By adding OSI-906 to the upper chamber of the CIM plates (xCELLigence), we demonstrated that IGF1R signalling was not essential for the migration of JJ012, SW1353, CH2879 and OUMS27 (Fig. 3). To exclude the possibility that the absence of an effect of OSI-906 on chondrosarcoma cell migration was caused by an insufficient treatment duration, the cell lines were treated with 1 μM OSI-906 for 72 h before the onset of the experiment in one experimental condition. However, even after this pretreatment, chondrosarcoma cell line migration was not influenced by IGF1R/IR inhibition, illustrating that the IGF pathway does not play a role in chondrosarcoma cell migration.
The IGF pathway is not involved in chondrosarcoma chemoresistance
Because IGF1R signalling has been implicated in chemoresistance , four chondrosarcoma cell lines were treated with a combination of OSI-906 and doxorubicin. Although doxorubicin inhibited cell viability in a dose dependent manner, IGF1R/IR inhibition did not increase this cytotoxicity in any of the cell lines (Fig. 4). This indicates that the IGF pathway is not involved in chondrosarcoma chemoresistance.
IGF1R is not strongly expressed in uncultured cartilage tumours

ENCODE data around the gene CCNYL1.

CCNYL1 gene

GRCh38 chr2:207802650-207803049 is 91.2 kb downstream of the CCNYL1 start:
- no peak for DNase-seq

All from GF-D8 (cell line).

To elucidate the discrepancy between the observed protein expression of IGF1R in cell lines and the absence of an effect of IGF pathway inhibition, we assessed IGF1R expression in clinical tumour samples versus cell lines that were formalin-fixed and paraffin-embedded (FFPE). IGF1R antibody #3018 was selected for these immunohistochemical stainings as both the positive immunohistochemical control and the control western blot demonstrated its high specificity compared to the IGF1R antibody #3027 (Additional file 4: Figure S2). Immunohistochemistry confirmed the western blot evidence of IGF1R expression (Fig. 1b), with membranous expression of IGF1R shown in ten cell lines, and IGF1R expression levels were comparable in western blot and immunohistochemistry evaluations (Fig. 5a-b). In contrast, the primary tumours were either completely negative (66 %) or showed very weak staining (34 %) for IGF1R (Fig. 5c, Table 1). To exclude the possibility that the discrepancy between the primary tumours and the cell lines was due to tissue handing procedures, we included a colon tissue sample that was decalcified by 20 % formic acid for 2 days which stained positive thereby excluding an effect of the decalcification procedure (Additional file 5: Figure S3). To further study the difference in IGF1R expression between primary tumours and cell lines, we stained the primary tumours corresponding to the cell lines L835 , CH2879 , L3252B  and L2975 . Strikingly, the primary tumours were either completely negative (L835, CH2879) or showed weak staining (L3252B, L2975) for IGF1R (Fig. 5d, Additional file 6: Figure S4). This suggests that chondrosarcoma cells upregulate IGF1R upon prolonged culturing.